It’s bad enough that many Americans think of fajitas, strawberry margaritas and acres of greasy cheese on everything as real Mexican food. But come on, people, we don’t even have their holidays right.
“Cinco de Mayo is not Mexican independence day,” explains Sylvia Rallo, owner of Consuelo Mexican Bistro and El Jardín Tequila Bar in San Jose’s Santana Row and Colibri Mexican Bistro in San Francisco.
However, when the real Mexican Independence Day takes place, it’s a good excuse to consume some authentic dishes that showcase Mexico’s wonderful regional cuisine. Nachos grande need not apply.
A native of Cuernavaca, Rallo notes that Mexico’s equivalent of our Fourth of July starts on the night of September 15th with speeches by notables, flag waving and cries of “Viva Mexico!” In her homeland, she reports, “Everybody screams and you drink and that’s it.”
The most anticipated part of the holiday happens the following day, says Rallo, when Mexicans celebrate by consuming a cornucopia of beloved dishes, which north-of-the-border Mexican restaurants sometimes serve on September 16th as well.
Front and center is chiles en nogada — “our national dish,” says Rallo. A piquant green poblano chile stuffed with meat, fruits and nuts sits proudly in a pale walnut sauce with rosy pomegranate seeds as garnish. “It represents the colors — red, white and green — of the Mexican flag,” she notes.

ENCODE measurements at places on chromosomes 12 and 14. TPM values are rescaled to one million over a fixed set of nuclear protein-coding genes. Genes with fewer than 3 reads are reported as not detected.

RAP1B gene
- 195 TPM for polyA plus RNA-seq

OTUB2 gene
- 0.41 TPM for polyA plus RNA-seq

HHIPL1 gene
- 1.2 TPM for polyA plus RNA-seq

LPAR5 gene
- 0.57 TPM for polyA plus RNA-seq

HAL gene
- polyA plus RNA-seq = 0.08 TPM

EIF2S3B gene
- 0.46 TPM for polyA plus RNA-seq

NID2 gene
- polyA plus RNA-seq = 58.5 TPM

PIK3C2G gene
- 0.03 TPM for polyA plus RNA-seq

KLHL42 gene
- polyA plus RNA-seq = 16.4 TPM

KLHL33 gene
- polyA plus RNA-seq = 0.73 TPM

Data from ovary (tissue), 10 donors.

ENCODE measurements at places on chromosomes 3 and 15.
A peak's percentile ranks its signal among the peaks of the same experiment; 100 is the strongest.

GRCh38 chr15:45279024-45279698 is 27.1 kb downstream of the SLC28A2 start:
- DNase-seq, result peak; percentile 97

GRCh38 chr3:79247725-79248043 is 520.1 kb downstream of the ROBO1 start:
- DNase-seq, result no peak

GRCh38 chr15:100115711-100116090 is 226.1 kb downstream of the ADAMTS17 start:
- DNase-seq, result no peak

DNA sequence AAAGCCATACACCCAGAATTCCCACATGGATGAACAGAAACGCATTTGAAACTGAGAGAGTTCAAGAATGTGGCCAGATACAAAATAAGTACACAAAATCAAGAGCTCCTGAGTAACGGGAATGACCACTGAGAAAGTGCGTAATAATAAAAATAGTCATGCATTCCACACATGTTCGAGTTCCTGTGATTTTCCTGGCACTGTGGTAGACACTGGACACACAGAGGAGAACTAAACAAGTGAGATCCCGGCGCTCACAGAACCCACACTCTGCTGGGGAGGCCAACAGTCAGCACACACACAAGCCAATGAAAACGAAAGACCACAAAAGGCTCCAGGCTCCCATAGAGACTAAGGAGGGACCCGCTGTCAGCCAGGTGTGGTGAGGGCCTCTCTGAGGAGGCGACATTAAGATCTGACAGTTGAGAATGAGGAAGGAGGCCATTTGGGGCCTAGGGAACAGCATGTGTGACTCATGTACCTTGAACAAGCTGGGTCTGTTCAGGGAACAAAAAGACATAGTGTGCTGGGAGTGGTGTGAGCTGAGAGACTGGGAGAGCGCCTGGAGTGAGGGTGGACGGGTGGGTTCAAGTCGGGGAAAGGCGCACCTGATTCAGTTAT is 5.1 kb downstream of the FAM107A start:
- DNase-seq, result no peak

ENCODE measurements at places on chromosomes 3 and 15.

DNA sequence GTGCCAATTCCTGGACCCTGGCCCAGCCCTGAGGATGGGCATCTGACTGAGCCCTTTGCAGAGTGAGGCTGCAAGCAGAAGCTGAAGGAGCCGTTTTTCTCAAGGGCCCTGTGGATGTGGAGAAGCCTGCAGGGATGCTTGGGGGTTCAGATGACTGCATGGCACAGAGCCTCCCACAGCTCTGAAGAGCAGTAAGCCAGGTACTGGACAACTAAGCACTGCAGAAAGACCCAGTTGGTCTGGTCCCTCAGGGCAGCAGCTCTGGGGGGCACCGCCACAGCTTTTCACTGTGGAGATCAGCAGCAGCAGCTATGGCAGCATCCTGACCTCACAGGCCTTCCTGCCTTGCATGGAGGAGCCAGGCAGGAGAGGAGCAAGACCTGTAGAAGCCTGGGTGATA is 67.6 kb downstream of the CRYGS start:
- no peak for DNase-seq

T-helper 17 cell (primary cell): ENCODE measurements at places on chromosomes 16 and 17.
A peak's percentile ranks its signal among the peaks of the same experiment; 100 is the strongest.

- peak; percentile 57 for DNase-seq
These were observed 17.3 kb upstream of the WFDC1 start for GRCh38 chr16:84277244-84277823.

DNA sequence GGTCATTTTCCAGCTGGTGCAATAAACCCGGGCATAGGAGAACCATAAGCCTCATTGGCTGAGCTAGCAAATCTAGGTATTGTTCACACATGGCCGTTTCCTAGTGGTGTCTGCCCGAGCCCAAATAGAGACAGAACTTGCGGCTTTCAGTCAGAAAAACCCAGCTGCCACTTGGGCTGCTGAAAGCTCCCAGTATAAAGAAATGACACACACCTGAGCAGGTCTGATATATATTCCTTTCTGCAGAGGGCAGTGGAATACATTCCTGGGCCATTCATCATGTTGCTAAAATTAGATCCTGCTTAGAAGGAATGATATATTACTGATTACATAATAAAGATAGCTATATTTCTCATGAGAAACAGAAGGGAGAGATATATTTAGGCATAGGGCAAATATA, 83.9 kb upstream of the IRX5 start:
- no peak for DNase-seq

Savory, sweet, tart, creamy and slightly spicy, this seasonal dish is sometimes joined at Rallo’s holiday table by another tasty classic: barbacoa, which Rallo makes with goat but lamb can be substituted. Traditionally, the leaf-wrapped meat is cooked in an underground pit but Rallo’s recipe produces fall-off-the-bone meat slow-cooked in the oven with tequila, spices and herbs, then mounded into soft tacos.
Residents of the southern Mexican state of Chiapas have their own favorite local dishes eaten on September 16th, says Enrique Gomez, owner of Mexxi’s Taqueria in San Ramon. One dish that highlights the bounty of the region is Manchamanteles — which means “tablecloth stainer” — a luscious tropical mole with chicken that is brick red in color.
Another delicious regional dish is tostadas with beets, says Gomez. “It’s colorful and easy to make.” Were he back in his homeland, he might switch the protein in the dish from poultry to a similar-tasting local specialty — iguana. “When I was a kid, I’d go by the train station and the ladies would get off the train with a bundle of iguanas on their head,” he recalls. “They were going to the market, not to the pet store.”
As for that spring holiday that so many gringos mistake for Mexico’s day of independence, Gomez politely explains that Cinco de Mayo is a lesser event in Mexico to mark the day when rebels defeated the army of Napolean III near Puebla, while the bigger holiday commemorates victory over the Spanish. The most significant aspect of Cinco de Mayo, he says, is that “if they hadn’t succeeded, we’d be speaking French.”
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